Skip to product information
1 of 3

Jeffrey Cyphers Wright

Triple Crown: Three Crowns of Sonnets ***

Regular price $2.00 USD
Regular price Sale price $2.00 USD
Sale Sold out
Shipping calculated at checkout.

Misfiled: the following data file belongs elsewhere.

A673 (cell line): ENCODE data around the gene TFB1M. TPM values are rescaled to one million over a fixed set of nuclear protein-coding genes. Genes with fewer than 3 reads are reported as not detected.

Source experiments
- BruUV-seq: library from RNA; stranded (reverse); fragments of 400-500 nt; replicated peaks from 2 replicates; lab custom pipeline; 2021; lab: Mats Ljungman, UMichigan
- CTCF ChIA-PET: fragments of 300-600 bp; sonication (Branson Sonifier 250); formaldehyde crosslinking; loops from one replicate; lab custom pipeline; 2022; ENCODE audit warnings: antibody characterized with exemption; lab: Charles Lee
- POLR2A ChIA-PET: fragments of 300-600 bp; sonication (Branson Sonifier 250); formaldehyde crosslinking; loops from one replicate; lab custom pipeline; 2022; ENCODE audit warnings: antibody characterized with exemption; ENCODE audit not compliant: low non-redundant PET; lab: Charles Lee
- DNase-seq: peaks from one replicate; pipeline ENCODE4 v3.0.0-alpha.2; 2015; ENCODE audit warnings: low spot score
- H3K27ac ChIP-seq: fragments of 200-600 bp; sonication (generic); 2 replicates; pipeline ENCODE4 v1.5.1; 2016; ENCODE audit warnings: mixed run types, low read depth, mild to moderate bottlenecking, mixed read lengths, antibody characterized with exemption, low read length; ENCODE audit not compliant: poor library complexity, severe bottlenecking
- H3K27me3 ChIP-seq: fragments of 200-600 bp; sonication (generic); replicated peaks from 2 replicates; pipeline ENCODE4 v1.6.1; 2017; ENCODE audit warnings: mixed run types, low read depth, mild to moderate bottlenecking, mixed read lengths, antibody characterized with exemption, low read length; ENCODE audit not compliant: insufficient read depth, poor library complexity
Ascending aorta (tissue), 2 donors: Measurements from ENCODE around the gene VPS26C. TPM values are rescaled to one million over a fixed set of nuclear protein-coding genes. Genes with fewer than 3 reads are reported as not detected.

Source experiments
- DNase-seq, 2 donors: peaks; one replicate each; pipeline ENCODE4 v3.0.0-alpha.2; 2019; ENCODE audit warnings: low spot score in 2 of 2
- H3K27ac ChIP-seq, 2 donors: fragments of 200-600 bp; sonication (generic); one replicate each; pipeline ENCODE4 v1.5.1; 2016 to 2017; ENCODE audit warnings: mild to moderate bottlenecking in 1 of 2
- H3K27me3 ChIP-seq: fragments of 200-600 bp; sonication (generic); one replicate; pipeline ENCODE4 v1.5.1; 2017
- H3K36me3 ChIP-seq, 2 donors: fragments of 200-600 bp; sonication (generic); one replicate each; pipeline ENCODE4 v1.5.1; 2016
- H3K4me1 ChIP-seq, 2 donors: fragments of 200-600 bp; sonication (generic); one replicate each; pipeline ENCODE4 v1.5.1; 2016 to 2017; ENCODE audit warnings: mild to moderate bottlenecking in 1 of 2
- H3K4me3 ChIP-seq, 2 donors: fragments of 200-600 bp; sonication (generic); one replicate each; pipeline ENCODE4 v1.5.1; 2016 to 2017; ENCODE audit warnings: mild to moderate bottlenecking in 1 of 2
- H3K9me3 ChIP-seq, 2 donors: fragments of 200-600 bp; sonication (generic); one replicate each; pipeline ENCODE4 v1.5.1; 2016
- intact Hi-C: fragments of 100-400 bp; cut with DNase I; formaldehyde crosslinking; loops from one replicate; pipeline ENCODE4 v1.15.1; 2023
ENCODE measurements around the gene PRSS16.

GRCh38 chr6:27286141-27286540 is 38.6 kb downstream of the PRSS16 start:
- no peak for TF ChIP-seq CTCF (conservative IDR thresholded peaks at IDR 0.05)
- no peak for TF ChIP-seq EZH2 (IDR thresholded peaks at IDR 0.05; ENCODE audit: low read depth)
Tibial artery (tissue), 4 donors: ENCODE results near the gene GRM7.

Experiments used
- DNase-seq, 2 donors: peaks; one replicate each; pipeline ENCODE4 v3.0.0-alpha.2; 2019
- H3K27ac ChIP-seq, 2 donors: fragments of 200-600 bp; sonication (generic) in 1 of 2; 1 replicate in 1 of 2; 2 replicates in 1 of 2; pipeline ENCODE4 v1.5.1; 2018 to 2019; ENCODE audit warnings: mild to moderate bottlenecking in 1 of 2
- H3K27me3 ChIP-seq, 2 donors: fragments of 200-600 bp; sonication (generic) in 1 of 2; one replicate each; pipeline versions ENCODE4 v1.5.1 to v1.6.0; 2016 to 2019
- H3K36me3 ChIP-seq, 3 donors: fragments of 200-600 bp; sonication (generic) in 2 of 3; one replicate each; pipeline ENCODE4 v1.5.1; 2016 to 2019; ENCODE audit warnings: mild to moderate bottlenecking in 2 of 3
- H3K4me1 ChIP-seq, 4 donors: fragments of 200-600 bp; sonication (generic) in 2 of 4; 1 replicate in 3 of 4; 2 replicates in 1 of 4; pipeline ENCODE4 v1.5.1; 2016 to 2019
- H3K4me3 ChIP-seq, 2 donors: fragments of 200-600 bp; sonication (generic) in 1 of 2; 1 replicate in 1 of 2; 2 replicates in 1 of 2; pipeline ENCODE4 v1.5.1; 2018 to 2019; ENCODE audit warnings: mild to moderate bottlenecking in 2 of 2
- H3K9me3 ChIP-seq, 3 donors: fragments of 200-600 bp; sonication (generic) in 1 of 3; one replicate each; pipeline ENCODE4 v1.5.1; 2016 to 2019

THIS IS A GREAT BOOK! Jeff Wright has become the first human being to win the Kentucky Derby, Preakness and Belmont. Take that, Equines! He did it the poet’s way—he crowned himself with sonnets, and gifted them to the world. Reciprocate his generosity by reading with your whole body. And they’re off! Bob Holman Wright’s had always a surrealistic edge to his work combined with a clarity that puts him in a league all his own. Hal Sirowitz Jeffrey Cyphers Wright’s work is dazzling, befuddling, up and down, and impossible to crown, though he writes in the impossible form of the shattered Corona. His work is full of good humor, but it is also as wildly rumbling as the elephant in mourning. As archaeologists find new skulls, so Wright discovers impossible anamorphosis of poetry. The work seems to come out of Ted Berrigan’s sonnet sequences, then suddenly it seems to veer into all possible sequences, a globalism which is the point. Not to like these works is like rejecting New Orleans because it is full of pleasure. Everything seems to be packed in here, even oneself. But the self that you discover is strange and seems like nothing you had guessed as yourself before. We have just stepped on Mars by mechanics; Wright has been there for a long time by human means and refusing to clean up. “Between the mess and the message” and the mesa and the mismatch, there he lies. David Shapiro In Triple Crown, Jeffrey Cyphers Wright goes for the ultimate prize. He joins the ring for competition in one of the sport’s deadliest events—the sonnet sequence. “Look for me in the crosswalk smackdown,” he writes, aware of the pratfalls. First, the sonnet was declared dead, then alive, then surging. The “innocent euphoria” Wright achieves is not so innocent, but it is euphoric. From rock and roll (a critic’s perspective), to mythology as one’s contacts; from the allegorical to the historical to the legendary to the underknown, Wright’s places are sites of giddy invention, where the risk of collapse is justified by views from previously unscaled heights. In Triple Crown, Wright proves himself worthy of the title: poet-lover. Vincent Katz